Twenty-four items (n = 12 peer-reviewed research articles and n = 12 grey literature) were identified for inclusion in this review following the search and screen process represented in the modified PRISMA  flow diagram (Fig 1).
Overall, the literature included for synthesis used similar definitions or conceptualizations of the terms palliative care and end-of-life care as those presented earlier in this review.
Frequency distribution of the country of origin for the peer-reviewed literature and the grey literature (as well as additional numerical information regarding year, study design/document type, and whether rural or rural-urban) are illustrated graphically in Figs 2 and 3, respectively and charted data are presented in Tables 2 and 3, respectively. Analysis of the main findings identified five key overarching themes related to: 1) dementia knowledge, 2) services and supports, 3) decision-making, a person-centered approach and collaborative care, 4) artificial nutrition, hydration, and comfort care, and 5) quality of life and death. Themes are described in detail below and each of the five themes were mapped to the literature in Table 4.
Most peer-reviewed studies were quantitative (n = 7) [16–22], with publication dates ranging from 2001 to 2018, six of which focused on both rural and urban populations [16,17,19–22]. Quantitative study designs included three retrospective cohort [16,20,21], two retrospective cross-sectional [17,22], one retrospective longitudinal and cross-sectional , and one randomized control trial . Five peer-reviewed studies were qualitative [23–27] published from 2006 to 2018, four of which focused solely on rural populations [23–26]. Qualitative study designs employed the following methods: focus groups [23,26,27], in-person interviews , and a biographical narrative . Studies were most commonly conducted in the United States (n = 9) [16,18–23,26,27]. One was conducted in each of Australia , Canada , and Sweden . Overall, studies involved more female participants than males [16,18–23,25–27]. One study had more males than females  and in one study participant sex or gender was not reported .
Grey literature included mainly conference abstracts (n = 9) [28–36], and one of each of the following: metadata table , media release , and personal reflection . Conference abstracts were published from 2011 to 2018 and were primarily from the United States (8/9) [28,29,31–36]. Five of these had a focus on rural populations [29,30,33,34,36], three on rural-urban [28,31,32], and one  that was unspecified. One abstract  was from Scotland which had a rural focus. The 2017 metadata table contained global rural data from the Global Dementia Observatory, World Health Organization Indicator Metadata Registry . The media release  was from Australia dated March 14, 2018 and the personal reflection  was from the United States (no date). Both of these involved a rural-urban focus.
Sex and gender was not addressed in the grey literature; however, almost all of the peer-reviewed studies reported on the sex of participants and none reported on gender. Overall, there were greater numbers of female participants in all but one study , and in one study sex was not reported . Sex differences in outcomes were identified in four studies [18–20,22]. Specifically, hospice recipients with dementia were generally female , as were hospice decedents with advanced dementia . Among nursing home residents, being male was significantly associated with feeding tube use  with females over three times more likely to receive comfort care versus feeding tubes .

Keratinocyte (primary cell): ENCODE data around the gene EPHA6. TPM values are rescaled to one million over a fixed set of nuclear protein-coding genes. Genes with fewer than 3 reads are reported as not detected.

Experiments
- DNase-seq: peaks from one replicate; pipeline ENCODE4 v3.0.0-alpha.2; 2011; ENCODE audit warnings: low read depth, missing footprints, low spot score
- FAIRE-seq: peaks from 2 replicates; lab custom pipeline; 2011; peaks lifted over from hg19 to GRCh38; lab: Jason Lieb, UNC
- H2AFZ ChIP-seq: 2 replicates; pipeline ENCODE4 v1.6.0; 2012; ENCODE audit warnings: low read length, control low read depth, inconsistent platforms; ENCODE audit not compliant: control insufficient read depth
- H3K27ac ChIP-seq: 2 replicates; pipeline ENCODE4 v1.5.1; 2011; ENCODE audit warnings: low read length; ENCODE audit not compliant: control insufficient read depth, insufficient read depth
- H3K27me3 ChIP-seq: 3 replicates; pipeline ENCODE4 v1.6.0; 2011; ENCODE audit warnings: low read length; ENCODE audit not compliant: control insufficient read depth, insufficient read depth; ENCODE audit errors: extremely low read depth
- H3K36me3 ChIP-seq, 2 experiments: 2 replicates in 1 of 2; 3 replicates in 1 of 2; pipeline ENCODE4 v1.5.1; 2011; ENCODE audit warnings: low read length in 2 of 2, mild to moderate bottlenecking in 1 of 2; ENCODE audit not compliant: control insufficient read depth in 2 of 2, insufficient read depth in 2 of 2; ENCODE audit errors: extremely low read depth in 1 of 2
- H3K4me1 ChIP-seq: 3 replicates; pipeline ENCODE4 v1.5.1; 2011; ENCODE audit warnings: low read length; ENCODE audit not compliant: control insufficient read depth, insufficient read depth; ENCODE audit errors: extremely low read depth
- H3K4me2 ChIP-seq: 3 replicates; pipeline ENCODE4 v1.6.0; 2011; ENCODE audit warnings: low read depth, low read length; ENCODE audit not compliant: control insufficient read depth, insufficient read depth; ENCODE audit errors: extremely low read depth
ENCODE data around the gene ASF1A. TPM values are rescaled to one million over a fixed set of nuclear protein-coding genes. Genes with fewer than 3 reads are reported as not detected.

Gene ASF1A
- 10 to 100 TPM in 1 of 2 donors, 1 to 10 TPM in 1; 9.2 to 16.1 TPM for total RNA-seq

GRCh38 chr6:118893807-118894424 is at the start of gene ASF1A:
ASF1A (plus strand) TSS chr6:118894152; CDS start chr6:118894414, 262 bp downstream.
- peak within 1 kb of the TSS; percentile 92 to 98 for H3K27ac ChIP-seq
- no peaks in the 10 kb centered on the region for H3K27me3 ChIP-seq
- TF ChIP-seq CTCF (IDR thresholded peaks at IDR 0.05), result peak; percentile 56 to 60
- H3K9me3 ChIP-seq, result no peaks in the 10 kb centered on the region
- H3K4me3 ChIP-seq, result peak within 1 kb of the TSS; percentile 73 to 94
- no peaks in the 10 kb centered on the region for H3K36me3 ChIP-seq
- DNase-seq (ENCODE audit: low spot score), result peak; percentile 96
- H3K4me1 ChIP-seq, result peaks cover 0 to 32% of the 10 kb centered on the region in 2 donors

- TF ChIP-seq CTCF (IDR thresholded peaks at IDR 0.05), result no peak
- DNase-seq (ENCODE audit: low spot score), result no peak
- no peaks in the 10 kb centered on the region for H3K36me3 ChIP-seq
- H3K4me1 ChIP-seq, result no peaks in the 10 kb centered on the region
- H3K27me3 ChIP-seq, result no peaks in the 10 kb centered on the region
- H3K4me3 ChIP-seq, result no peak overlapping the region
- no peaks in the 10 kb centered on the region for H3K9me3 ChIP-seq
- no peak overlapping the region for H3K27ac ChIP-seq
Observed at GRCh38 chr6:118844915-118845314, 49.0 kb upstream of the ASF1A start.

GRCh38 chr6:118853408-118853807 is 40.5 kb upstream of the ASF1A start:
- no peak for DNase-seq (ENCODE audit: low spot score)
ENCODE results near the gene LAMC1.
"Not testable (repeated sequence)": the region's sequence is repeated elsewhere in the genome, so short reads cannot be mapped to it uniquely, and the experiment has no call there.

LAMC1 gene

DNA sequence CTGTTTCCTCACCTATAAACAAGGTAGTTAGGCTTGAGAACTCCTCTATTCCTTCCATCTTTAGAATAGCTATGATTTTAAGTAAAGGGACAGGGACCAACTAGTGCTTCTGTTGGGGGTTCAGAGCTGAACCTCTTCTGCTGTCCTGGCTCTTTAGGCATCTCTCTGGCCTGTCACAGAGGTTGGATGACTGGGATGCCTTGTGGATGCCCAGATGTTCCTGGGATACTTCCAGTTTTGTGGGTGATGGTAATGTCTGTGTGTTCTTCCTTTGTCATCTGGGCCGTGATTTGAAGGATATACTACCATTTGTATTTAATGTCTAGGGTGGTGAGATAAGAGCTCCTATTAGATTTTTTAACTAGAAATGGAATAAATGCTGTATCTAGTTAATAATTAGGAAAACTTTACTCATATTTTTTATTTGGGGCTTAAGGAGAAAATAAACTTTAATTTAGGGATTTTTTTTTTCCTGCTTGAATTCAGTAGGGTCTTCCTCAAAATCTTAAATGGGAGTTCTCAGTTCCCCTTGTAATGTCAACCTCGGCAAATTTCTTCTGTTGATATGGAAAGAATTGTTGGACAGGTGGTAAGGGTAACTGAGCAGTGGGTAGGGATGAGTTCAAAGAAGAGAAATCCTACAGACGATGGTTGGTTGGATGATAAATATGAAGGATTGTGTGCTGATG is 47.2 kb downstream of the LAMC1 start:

The following themes emerged: 1) Knowledge about dementia, 2) Availability, accessibility, and utilization of palliative and end-of-life care services and supports, 3) Decision-making about care, the value of a person-centered approach and collaborative support, 4) Perspectives on artificial nutrition, hydration, and comfort care, and 5) Quality of life and death. Each of the peer-reviewed studies and grey literature are mapped to themes (Table 4) and their frequency of occurrence by theme is illustrated graphically (Fig 3).
Knowledge about dementia
Six peer-reviewed studies reported on knowledge about dementia which varied among people in general living in the community, people with dementia and their families, and health care and service providers [17,18,23–26]. Three of these studies explored knowledge about life-prolonging care [18,23,26].
A Swedish study that examined dementia care and service systems in nine municipalities reported on the educational level of professional care providers such as physicians, specialists, nurses, occupational therapists, physiotherapists, and social workers . Professional care providers with specialized knowledge about dementia were reportedly rare, and those with such knowledge were typically employed in residential homes . Further, the educational level (Master’s, Bachelor’s, short-cycle tertiary, post-secondary non-tertiary, upper secondary) of professional care providers was lower in general for those working in palliative care compared to those involved with screening, diagnostics, and treatment . Home healthcare nurses reported feelings of helplessness in their [lack of] knowledge about how to help people with dementia .
Healthcare providers acknowledged the importance of informing patients and family caregivers about end-of-life care to facilitate discussion about their expectations and discuss available treatment and support options . Professional care providers stated that although caregivers were often grateful for having these discussions, many avoided them and instead accessed information through avenues such as community organizations, family members involved in health care, support groups, and the internet . In a case study of one rural couple living with dementia, information was provided by a multidisciplinary community dementia care service through regular discussion with a case manager to identify and address their changing needs over the course of one year prior to the death of the spouse with dementia .